Material and methods

Preparation of target antigen and biopanning plates

Target antigen for phage display biopanning consisted of a cocktail of Salm. enterica subspecies enterica serovars (Table 1). Each serovar culture was standardized to a cell concentration of 2 × 109 CFU ml−1, equal volumes of each suspension mixed, centrifuged (3000 g, 15 min, 20°C) and the pellet resuspended to the original volume with phosphate buffered saline pH 7·4 (PBS). This Salmonella cocktail was subjected to a 10 kGy dose of gamma radiation (using a Gammabeam 650 irradiator located at Agri-Food and Biosciences Institute for Northern Ireland, Belfast). Residual individual preparations of each serovar were also centrifuged, resuspended and irradiated as described above. Prior to the coating of four 60-mm Petri dishes (Sarstedt, Leicester, UK), the irradiated Salmonella spp. cocktail underwent 10-fold concentration [centrifugation at 3000 g, 15 min, 20°C, with resuspension of the pellet in coating buffer (0·1 mol l−1 sodium hydrogen carbonate pH 8·6) to 1/10 original volume] to 2 × 1010 CFU ml−1. The Petri dishes were incubated overnight in a humidified container with agitation at 4°C.

Table 1. Bacterial strains employed in this study
BacteriumSerogroupSource
  1. a

    National Collection of Type Cultures, Colindale, London, UK.

  2. b

    Originally isolated and serotyped by Salmonella Reference Laboratory, Agri-Food and Biosciences Institute for Northern Ireland, Belfast, UK and kindly provided by Dr Robert Madden.

  3. c

    Laboratory of the Government Chemist, Middlesex, UK.

Salmonella Enteriditis9,12:g,m:7NCTCa 6676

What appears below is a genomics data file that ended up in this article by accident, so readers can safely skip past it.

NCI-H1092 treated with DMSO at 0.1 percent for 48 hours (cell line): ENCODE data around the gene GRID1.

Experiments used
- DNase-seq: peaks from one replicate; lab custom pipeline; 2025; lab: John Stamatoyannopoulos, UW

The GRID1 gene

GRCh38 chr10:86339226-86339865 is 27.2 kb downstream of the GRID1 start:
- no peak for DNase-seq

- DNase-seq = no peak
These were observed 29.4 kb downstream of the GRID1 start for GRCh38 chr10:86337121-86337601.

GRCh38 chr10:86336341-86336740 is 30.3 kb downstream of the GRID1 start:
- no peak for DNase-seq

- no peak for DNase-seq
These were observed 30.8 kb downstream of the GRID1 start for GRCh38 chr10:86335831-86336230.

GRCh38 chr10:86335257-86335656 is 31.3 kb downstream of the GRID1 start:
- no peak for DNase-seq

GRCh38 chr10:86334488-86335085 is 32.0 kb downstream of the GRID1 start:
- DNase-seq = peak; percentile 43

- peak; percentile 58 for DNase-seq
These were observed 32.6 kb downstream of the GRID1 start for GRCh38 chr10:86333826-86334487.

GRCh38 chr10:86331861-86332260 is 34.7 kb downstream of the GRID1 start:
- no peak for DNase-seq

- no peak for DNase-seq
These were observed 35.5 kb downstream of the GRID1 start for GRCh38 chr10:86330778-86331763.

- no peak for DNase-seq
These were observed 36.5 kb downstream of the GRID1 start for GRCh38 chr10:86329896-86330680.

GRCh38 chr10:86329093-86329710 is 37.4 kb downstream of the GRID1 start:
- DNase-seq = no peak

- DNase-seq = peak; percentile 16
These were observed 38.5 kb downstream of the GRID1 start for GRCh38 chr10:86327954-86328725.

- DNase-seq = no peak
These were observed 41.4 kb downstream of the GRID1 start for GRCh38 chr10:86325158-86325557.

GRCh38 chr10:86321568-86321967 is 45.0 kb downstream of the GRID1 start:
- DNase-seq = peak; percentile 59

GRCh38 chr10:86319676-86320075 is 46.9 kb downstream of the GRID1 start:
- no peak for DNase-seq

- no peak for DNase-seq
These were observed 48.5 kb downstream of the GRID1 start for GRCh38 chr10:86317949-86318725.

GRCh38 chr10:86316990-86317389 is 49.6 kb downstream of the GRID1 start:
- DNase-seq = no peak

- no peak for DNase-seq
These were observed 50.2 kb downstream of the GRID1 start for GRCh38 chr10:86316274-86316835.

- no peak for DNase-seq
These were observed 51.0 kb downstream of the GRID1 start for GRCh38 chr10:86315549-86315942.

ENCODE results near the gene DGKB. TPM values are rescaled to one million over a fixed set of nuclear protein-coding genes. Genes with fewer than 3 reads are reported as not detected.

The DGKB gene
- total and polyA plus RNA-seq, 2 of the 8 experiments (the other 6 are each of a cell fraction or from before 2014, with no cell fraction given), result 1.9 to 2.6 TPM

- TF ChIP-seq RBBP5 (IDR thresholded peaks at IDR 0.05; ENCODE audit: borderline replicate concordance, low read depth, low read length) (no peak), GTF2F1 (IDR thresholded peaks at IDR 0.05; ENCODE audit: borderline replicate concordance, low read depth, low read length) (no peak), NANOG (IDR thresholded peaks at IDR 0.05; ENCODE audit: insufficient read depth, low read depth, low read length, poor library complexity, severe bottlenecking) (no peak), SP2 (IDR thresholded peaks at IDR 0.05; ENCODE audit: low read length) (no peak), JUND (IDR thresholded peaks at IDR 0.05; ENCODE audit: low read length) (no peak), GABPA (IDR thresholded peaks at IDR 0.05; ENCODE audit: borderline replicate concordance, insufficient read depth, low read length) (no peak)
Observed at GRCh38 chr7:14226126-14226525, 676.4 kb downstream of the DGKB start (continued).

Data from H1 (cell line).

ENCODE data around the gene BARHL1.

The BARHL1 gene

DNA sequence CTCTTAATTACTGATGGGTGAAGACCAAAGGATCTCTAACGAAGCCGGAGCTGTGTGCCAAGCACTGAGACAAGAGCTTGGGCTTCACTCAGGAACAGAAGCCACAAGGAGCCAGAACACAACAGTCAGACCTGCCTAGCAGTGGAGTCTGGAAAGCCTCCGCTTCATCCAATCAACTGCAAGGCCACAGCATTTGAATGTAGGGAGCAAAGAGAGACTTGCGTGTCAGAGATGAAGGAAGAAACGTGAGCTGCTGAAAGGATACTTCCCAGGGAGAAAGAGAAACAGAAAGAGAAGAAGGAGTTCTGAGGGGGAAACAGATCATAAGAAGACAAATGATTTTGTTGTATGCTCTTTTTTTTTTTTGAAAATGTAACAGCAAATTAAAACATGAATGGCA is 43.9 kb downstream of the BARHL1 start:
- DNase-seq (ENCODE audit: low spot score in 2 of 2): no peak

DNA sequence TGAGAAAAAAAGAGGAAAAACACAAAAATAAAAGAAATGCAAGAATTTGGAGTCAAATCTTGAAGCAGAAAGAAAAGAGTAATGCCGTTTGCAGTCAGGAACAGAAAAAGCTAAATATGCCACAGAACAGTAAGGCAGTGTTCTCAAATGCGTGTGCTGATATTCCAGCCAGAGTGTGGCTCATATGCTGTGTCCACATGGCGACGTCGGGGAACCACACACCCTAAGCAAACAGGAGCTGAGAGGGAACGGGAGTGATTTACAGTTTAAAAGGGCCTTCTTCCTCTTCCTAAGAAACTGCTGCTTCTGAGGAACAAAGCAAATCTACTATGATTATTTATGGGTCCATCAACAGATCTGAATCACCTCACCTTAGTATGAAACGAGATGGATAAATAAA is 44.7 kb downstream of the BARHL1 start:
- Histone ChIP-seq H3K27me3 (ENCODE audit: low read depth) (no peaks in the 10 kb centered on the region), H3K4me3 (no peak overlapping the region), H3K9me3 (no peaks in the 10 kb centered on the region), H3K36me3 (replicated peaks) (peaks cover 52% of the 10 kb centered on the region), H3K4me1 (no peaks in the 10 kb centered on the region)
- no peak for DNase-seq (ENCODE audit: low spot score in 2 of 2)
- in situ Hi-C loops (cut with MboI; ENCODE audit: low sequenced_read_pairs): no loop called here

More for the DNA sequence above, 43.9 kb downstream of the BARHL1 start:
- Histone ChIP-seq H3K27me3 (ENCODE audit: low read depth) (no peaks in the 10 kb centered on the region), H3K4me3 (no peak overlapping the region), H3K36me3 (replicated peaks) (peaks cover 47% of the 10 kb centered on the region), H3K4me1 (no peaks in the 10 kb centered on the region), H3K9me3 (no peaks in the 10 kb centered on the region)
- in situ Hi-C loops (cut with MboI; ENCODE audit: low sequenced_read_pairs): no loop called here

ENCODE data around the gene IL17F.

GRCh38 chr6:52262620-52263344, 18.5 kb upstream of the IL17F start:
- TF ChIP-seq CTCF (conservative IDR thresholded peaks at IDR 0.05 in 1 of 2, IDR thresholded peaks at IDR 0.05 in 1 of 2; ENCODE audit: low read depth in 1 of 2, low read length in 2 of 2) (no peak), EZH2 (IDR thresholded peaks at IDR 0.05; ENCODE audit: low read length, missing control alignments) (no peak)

Salmonella Typhimurium4,12:i:2Pig carcass swabb
Salmonella Dublin9,12:g,pPorkb
Salmonella Infantis6,7:r:5Raw chickenb
Salmonella Senftenberg3,19:g,s,tAnimal feedb
Salmonella Hadar6,8:z10:e,n,xQA sample- LGCc
Salmonella Mbandaka6,7:z10:e,n,z15Hygiene swabb
Salmonella Virchow6,7:r:2NCTC 5742
Escherichia coli K12NCTC 10538
Listeria monocytogenes NCTC 4885
Campylobacter jejuni NCTC 11351

Production and ELISA screening of phage clones to Salmonella

Four biopanning rounds were performed using a phage display peptide library [PhD-12; New England Biolabs (NEB), Herts, UK] according to the manufacturer's instructions in PhDTM Phage Display Libraries Instruction Manual (www.neb.com). After both third and fourth-round biopanning, 18 phage clones were randomly selected for individual amplification, DNA extraction and sequencing (using −96gIII sequencing primer) by DNA Sequencing and Services, University of Dundee, Dundee, Scotland. Corresponding 12-mer peptide sequences were deciphered using FinchTV software (http://www.geospiza.com/Products/finchtv.shtml) and ExPASy translate tool (http://web.expasy.org/translate/), respectively. Consensus between peptide sequences was assessed using online ClustalW software (http://www.ebi.ac.uk/Tools/msa/clustalw2/). The SAROTUP tool (Huang et al. 2010) was used to ensure the deciphered peptide sequences were unique and not previously recognized target-unrelated peptide sequences (Vodnik et al. 2011). Unique peptide sequences were screened for their ability to bind to irradiated Salmonella spp. and three heat-killed nontarget bacteria (Table 1), at bacterial cell concentration of 1 × 108 CFU ml−1. The phage-binding ELISA protocol followed the manufacturer's instructions (http://www.neb.com/nebecomm/manualfiles/manuale8101.pdf).

Chemical synthesis of 12-mer peptides expressed by Salmonella-binding phages, their coupling to magnetic beads and subsequent use in MS

The 12-mer peptides expressed by two phage clones from fourth-round biopanning, Peptide MSal020401 and Peptide MSal020417, were chemically synthesized (GL Biochem, Shanghai, China) at >85% purity with a glycine-glycine-glycine-serine-cysteine spacer at the C-terminus as suggested by the manufacturer (http://www.neb.com/nebecomm/manualfiles/manuale8101.pdf). The synthetic peptides were reconstituted with molecular-grade water to 10 mg ml−1, and 100 μl of peptide coupled to 250 μl of MyOne™ tosylactivated Dynabeads® (bead size of 1 μm, bead concentration of 1 × 1012 beads ml−1; Life Technologies Limited, Paisley, UK) as per the manufacturer's instructions and the coupled beads resuspended with a final volume of 500 μl of PBS with 0·1% bovine serum albumin (bead concentration of 5 × 109 beads 10 μl−1).